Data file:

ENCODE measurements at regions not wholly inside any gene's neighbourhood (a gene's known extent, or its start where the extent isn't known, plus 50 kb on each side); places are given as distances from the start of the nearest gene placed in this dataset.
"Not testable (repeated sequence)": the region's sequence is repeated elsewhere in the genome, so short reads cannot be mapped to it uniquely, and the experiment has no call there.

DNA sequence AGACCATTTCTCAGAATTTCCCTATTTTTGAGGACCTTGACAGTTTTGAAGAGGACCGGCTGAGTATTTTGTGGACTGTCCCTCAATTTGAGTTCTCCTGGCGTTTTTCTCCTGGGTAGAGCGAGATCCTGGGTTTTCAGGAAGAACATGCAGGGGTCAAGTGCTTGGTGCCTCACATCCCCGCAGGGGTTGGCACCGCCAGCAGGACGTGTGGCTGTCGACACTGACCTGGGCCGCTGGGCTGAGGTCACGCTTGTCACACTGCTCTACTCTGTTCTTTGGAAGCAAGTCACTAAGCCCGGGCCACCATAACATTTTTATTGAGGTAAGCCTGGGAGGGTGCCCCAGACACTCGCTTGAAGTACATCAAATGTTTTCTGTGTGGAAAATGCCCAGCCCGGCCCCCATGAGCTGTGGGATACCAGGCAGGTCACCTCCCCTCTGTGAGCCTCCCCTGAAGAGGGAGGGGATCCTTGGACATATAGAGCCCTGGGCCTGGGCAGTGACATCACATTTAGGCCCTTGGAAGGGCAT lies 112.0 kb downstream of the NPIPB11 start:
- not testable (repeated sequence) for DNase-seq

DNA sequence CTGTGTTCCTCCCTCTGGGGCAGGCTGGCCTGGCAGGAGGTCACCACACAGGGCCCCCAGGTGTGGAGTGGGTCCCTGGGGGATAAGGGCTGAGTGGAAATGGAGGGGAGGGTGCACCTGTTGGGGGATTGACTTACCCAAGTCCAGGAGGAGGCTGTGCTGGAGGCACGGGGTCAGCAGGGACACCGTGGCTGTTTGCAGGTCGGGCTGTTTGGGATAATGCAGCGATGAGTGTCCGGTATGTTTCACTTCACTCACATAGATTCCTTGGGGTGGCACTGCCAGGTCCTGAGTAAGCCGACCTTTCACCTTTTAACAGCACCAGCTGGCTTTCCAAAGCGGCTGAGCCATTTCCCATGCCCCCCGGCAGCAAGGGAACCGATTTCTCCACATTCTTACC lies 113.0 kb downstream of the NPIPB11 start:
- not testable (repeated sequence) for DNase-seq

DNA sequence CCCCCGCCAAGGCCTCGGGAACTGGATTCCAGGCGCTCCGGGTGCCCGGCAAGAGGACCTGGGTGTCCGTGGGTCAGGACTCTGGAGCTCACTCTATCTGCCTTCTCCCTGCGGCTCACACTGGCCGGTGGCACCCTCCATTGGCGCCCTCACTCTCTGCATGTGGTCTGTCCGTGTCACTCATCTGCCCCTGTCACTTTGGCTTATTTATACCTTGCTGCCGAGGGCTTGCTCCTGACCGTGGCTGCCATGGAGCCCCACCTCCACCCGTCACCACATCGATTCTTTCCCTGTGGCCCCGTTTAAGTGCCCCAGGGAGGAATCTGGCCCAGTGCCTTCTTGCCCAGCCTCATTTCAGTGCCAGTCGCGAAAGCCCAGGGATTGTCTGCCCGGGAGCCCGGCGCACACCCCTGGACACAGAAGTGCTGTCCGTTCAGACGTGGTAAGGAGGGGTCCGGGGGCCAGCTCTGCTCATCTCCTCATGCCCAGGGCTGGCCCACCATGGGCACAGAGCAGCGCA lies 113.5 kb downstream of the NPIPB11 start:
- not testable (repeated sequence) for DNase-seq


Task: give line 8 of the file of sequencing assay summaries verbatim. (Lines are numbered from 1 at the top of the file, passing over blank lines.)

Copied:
- not testable (repeated sequence) for DNase-seq